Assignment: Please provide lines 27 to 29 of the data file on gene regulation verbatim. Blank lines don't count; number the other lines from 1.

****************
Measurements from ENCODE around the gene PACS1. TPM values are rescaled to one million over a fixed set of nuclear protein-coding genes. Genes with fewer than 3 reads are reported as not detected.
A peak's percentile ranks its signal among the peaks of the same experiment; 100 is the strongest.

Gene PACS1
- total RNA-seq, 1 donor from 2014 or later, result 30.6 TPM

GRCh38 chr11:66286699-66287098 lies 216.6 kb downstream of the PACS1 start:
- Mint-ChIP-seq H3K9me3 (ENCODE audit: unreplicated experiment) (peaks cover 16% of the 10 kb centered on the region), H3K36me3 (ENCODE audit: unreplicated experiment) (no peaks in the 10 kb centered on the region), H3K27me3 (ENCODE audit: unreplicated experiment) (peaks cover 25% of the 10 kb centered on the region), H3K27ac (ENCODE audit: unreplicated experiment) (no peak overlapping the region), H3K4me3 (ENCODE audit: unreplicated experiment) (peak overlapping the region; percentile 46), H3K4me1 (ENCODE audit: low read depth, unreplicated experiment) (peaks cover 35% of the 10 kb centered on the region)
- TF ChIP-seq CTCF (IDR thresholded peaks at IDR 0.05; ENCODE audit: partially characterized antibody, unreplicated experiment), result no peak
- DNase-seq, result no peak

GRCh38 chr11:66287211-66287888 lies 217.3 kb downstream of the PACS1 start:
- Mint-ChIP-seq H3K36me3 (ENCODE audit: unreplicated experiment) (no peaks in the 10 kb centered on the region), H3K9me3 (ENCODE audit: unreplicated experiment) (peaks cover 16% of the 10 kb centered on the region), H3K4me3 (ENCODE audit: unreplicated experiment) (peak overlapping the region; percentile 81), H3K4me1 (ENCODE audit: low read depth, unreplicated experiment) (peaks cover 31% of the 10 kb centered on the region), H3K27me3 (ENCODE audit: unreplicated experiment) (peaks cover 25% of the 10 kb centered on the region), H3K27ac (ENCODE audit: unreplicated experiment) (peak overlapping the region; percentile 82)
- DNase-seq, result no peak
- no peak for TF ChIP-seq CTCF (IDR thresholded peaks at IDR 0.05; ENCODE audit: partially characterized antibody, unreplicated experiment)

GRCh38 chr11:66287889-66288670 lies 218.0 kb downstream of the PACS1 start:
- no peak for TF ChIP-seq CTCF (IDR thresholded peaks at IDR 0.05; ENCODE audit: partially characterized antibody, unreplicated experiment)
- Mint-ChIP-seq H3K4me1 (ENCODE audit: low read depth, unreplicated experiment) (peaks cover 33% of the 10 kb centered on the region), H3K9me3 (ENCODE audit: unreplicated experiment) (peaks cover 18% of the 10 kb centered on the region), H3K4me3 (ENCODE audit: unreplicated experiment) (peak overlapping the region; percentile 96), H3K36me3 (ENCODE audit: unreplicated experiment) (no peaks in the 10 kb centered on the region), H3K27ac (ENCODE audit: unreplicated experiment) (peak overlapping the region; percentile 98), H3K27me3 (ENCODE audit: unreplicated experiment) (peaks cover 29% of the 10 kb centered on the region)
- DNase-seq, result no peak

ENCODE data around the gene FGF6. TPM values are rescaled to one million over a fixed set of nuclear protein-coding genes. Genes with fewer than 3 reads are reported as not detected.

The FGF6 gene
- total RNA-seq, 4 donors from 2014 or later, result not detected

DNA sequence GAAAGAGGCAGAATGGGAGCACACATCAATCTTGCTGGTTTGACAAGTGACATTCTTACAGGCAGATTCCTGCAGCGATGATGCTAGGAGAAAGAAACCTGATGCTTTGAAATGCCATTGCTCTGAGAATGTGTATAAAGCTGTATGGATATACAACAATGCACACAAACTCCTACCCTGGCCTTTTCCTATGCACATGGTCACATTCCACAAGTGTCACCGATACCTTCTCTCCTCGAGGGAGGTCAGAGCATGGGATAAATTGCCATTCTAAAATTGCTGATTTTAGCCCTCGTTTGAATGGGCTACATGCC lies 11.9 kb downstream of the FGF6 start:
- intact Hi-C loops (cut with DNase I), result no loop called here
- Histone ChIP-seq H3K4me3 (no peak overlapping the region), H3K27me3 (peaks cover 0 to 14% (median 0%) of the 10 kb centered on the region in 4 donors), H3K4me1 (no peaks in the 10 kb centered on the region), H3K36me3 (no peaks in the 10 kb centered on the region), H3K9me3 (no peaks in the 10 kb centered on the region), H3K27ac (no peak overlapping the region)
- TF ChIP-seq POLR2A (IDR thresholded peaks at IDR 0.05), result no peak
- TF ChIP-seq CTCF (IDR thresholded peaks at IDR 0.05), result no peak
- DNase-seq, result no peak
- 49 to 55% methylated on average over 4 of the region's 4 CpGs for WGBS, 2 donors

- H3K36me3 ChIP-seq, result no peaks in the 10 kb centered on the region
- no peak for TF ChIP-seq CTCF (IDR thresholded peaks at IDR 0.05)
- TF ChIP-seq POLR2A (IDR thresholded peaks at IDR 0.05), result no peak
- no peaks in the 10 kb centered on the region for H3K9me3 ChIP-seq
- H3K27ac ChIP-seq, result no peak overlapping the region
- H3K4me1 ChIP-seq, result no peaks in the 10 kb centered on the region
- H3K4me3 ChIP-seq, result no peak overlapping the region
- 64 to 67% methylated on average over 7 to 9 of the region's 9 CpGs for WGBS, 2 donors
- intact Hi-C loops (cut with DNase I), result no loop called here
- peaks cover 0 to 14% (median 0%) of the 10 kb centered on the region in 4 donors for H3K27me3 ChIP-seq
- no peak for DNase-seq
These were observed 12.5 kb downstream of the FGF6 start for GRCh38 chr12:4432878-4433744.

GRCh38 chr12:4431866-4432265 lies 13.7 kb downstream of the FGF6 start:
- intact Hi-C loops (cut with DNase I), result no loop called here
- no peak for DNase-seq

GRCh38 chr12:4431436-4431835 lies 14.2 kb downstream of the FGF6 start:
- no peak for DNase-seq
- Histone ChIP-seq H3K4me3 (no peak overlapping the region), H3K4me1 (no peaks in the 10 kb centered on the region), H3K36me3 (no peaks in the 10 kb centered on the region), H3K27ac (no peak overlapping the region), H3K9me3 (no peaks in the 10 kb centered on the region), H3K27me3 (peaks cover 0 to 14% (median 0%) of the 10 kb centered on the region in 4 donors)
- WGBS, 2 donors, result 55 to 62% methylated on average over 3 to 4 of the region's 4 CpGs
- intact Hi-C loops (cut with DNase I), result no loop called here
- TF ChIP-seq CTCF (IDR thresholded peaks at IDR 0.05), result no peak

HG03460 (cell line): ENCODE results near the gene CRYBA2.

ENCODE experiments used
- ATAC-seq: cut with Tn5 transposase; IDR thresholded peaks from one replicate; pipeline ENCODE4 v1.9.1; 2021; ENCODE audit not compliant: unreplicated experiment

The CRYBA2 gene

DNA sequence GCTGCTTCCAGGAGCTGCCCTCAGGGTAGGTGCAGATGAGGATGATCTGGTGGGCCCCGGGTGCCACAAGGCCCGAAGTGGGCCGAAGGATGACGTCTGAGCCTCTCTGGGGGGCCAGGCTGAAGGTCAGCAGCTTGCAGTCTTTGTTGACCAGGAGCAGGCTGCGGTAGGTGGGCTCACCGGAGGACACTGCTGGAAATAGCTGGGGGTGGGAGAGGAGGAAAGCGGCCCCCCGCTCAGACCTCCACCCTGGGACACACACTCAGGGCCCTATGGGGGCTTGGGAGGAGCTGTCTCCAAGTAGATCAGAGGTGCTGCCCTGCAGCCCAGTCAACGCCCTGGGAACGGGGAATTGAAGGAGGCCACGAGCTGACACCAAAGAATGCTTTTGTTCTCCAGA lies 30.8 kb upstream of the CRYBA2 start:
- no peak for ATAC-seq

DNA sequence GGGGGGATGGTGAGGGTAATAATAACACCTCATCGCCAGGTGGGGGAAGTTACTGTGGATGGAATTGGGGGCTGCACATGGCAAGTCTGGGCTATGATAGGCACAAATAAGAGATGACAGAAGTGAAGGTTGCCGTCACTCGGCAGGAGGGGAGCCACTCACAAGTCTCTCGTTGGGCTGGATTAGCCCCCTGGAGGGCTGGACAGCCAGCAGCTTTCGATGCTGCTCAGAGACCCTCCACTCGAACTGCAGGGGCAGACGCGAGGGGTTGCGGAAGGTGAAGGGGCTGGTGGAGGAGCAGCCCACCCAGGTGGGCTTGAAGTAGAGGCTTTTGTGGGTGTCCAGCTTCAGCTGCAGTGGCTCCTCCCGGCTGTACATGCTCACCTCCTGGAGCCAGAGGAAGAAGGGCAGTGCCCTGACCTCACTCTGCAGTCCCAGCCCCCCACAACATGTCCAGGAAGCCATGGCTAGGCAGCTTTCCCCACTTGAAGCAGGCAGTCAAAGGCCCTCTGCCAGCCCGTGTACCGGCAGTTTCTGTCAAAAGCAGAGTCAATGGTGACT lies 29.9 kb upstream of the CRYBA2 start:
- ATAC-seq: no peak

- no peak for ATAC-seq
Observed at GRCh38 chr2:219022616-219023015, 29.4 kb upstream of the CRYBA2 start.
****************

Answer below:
- H3K36me3 ChIP-seq, result no peaks in the 10 kb centered on the region
- no peak for TF ChIP-seq CTCF (IDR thresholded peaks at IDR 0.05)
- TF ChIP-seq POLR2A (IDR thresholded peaks at IDR 0.05), result no peak